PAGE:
Friday, 21 September 2018

Fabulous Fungi

It was forecast that this year's weather pattern, damp with a long hot dry summer, would produce a bumper crop of fungi and how right they were.  I have never seen as many fruiting at the same time and they lined faint paths that run through Angerton Moss, a peatland habitat.
One that is always easy to recognise, Fly Agaric, but these were the biggest I've ever seen they must have measured 8 inches across and looking them up in the fungus guide it says they can grow from 6-20cm so these
must be at their maximum size.
Here is one in decay looking like a mound of couscous,  a small and shiny new one can be seen peeping though under the grass on the left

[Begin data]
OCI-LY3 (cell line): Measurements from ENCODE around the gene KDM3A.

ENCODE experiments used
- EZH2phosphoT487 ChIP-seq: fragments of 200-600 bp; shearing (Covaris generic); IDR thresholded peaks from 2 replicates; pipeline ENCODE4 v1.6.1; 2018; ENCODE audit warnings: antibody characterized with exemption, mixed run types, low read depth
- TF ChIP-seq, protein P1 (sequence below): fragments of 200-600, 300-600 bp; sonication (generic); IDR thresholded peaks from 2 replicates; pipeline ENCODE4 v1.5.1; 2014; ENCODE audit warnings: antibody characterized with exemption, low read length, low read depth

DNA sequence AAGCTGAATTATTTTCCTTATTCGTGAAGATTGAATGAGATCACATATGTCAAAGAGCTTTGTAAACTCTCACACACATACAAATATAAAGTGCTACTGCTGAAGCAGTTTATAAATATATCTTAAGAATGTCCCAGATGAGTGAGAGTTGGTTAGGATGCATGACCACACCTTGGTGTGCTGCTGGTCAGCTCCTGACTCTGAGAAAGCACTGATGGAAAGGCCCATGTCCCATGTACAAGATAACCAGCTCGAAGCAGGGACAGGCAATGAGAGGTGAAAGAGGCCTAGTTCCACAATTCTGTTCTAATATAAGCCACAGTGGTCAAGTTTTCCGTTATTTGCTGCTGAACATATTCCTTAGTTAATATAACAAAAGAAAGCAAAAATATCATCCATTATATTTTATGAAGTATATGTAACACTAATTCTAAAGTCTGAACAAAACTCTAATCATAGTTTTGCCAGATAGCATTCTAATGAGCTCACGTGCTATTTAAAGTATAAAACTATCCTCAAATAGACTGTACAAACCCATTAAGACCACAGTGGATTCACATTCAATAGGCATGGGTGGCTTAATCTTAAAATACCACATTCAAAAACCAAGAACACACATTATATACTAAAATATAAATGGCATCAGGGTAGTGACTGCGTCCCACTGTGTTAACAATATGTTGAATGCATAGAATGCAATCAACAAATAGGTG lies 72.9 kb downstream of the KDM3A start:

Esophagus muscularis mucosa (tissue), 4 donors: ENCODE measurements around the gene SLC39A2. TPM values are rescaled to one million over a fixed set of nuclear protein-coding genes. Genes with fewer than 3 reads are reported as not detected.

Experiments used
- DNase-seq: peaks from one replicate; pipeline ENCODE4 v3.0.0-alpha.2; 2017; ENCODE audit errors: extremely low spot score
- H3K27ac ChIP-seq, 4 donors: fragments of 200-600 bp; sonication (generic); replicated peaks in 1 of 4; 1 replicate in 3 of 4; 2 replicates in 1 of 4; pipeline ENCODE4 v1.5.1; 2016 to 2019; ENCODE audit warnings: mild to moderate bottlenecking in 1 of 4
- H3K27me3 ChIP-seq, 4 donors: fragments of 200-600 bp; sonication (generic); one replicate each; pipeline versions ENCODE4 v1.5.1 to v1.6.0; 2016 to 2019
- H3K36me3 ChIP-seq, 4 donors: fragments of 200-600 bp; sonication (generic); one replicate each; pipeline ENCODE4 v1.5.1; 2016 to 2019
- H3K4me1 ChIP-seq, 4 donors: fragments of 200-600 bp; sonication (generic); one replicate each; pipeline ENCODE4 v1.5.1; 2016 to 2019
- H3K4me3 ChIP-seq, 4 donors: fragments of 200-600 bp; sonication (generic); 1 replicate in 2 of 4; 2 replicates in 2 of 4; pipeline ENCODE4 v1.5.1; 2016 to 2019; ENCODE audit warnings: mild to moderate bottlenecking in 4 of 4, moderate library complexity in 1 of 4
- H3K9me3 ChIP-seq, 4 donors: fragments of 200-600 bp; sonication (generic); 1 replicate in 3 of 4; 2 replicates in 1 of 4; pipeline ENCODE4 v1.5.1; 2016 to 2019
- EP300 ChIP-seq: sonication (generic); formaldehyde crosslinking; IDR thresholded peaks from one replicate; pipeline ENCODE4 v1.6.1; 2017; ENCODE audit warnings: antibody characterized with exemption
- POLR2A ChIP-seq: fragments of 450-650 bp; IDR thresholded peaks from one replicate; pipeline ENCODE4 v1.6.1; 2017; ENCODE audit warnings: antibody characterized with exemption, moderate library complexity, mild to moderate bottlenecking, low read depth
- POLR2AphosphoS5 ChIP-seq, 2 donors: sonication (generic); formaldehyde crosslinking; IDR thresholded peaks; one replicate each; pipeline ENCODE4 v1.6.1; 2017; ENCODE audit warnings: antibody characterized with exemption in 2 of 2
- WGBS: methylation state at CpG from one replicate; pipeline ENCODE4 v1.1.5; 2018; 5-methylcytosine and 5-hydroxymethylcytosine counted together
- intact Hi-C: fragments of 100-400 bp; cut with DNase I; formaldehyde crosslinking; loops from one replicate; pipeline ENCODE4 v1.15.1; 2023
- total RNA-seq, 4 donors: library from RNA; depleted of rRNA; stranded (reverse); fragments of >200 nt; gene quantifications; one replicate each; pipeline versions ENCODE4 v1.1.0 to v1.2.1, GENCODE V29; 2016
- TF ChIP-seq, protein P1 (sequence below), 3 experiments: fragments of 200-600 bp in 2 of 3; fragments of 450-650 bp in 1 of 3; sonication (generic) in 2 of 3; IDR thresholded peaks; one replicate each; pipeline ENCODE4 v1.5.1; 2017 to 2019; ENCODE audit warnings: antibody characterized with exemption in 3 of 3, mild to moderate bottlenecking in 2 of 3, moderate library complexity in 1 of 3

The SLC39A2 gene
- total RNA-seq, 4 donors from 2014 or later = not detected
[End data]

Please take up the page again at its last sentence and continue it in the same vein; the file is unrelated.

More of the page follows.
There were hundreds of these, Collybia cirrhata, which grow out of dead black fungi. They varied in size from little specks to these and also varied in
numbers growing together. Other fungi grew among the grass but I could not identify them
apart from being intrigued by their curious shape, small
and large.
Some looked familiar, this possibly is a species of mycena.

I couldn't resist taking a picture of these crab apples in the water just because they could be like my blog name - a raft of apples (although the title is taken from a poem)
Apples, like the fungi, are having a good year in 2018 although crab apples and the fungi I have photographed are not recommended for eating.   In praise of the crab apple I did once make a rather tasty white wine from them but its tastiness faded with age. Not a wine for laying down in ones imaginary cellar.

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